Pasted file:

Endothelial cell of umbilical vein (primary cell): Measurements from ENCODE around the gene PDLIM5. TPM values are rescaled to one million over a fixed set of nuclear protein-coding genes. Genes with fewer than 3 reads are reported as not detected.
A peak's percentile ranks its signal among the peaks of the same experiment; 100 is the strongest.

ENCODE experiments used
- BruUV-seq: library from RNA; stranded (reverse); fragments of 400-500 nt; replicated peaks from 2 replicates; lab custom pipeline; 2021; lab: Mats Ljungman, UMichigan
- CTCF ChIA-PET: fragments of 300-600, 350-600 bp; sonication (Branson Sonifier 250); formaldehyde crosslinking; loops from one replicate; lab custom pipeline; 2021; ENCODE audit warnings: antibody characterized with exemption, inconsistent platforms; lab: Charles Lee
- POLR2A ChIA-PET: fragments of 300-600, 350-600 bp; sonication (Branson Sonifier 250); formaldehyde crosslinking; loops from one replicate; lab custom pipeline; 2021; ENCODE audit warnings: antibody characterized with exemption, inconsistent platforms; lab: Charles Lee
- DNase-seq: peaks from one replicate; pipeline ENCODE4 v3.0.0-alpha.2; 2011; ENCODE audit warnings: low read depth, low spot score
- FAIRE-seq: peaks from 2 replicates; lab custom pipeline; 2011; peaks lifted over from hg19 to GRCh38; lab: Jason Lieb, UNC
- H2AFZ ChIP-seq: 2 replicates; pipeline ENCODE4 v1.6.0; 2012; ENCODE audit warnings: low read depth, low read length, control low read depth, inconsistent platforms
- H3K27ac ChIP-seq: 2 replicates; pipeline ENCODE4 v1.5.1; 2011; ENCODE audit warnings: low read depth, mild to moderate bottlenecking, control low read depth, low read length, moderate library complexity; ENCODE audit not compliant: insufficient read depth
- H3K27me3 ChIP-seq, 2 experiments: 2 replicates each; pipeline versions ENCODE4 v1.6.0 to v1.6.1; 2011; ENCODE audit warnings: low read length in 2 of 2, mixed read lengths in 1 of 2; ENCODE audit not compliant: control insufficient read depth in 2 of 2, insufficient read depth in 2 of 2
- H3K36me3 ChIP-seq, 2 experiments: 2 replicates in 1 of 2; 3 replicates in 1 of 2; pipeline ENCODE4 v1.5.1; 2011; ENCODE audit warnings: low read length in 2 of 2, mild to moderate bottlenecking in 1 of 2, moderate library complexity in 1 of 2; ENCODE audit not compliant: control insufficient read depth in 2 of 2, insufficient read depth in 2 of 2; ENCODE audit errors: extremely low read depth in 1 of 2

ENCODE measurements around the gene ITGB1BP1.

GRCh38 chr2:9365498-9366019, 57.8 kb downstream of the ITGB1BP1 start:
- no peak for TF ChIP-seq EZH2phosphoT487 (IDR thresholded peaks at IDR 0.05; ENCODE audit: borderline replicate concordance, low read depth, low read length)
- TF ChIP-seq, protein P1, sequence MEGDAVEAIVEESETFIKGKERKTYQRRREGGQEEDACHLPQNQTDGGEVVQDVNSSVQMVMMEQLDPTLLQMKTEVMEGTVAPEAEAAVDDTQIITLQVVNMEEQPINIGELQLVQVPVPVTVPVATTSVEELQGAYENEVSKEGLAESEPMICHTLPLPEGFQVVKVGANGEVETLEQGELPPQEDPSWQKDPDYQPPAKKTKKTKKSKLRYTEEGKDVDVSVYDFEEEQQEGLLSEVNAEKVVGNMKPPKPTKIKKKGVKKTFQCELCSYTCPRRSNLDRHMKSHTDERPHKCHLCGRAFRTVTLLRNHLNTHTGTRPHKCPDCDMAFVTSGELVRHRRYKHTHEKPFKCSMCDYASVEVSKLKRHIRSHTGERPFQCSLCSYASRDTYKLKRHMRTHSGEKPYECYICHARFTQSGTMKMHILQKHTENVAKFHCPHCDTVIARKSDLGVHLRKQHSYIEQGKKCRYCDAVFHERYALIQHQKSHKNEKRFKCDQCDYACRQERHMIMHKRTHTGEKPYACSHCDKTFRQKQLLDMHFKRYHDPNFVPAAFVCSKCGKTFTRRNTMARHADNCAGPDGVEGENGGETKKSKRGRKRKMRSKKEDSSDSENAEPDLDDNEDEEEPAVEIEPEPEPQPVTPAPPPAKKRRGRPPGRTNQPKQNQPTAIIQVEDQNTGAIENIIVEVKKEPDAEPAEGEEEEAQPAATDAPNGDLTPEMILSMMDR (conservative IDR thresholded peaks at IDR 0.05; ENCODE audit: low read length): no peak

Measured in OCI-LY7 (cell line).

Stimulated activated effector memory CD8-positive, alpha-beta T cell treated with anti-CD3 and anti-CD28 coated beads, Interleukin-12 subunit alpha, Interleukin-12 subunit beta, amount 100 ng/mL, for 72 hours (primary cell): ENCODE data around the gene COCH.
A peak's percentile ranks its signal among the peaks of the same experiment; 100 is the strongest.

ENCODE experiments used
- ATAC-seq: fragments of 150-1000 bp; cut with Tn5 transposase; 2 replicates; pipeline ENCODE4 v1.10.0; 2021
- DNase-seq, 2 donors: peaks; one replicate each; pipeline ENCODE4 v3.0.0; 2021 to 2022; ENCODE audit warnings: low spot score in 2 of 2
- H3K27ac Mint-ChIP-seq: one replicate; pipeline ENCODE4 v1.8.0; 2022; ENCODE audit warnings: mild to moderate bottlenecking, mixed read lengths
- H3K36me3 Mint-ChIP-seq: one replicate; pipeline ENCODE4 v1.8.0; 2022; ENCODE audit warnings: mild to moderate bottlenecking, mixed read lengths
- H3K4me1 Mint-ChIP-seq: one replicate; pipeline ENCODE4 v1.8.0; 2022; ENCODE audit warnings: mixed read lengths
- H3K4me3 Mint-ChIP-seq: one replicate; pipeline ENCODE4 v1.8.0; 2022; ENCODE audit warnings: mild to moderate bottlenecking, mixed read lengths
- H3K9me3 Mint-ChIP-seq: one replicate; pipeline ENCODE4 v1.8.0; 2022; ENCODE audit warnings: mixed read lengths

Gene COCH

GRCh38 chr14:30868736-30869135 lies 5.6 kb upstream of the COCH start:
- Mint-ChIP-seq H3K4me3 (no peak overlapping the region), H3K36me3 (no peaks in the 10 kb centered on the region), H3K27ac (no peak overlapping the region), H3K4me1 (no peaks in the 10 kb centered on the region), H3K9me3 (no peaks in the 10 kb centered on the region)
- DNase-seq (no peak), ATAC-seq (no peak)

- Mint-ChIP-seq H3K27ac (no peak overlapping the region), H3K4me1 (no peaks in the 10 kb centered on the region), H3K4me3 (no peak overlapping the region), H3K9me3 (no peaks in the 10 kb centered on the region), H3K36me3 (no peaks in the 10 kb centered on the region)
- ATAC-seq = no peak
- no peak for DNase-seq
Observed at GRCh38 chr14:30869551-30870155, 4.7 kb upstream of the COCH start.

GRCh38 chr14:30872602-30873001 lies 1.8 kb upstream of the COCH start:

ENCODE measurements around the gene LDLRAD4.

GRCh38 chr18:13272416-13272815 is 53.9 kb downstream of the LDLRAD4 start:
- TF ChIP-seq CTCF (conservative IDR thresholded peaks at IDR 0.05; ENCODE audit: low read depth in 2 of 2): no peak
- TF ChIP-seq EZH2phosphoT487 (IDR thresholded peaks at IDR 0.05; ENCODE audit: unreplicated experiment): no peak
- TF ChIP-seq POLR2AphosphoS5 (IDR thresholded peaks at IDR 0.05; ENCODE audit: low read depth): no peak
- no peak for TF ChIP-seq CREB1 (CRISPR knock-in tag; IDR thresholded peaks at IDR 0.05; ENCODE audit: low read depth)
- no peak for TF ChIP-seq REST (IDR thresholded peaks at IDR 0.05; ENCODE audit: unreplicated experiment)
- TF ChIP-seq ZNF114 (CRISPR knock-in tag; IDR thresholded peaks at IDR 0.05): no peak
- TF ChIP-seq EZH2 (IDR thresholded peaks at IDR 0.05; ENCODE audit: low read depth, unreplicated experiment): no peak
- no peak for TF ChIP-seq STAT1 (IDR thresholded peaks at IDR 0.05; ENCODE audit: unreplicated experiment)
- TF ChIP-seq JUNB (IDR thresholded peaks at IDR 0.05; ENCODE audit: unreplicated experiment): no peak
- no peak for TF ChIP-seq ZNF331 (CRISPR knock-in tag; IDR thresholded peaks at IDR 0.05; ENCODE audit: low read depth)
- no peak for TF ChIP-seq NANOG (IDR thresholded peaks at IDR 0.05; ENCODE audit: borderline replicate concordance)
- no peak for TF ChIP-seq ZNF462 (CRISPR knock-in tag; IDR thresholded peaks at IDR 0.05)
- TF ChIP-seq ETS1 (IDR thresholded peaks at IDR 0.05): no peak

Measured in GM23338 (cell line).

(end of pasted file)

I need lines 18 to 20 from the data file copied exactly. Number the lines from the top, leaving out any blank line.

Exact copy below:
Stimulated activated effector memory CD8-positive, alpha-beta T cell treated with anti-CD3 and anti-CD28 coated beads, Interleukin-12 subunit alpha, Interleukin-12 subunit beta, amount 100 ng/mL, for 72 hours (primary cell): ENCODE data around the gene COCH.
A peak's percentile ranks its signal among the peaks of the same experiment; 100 is the strongest.

ENCODE experiments used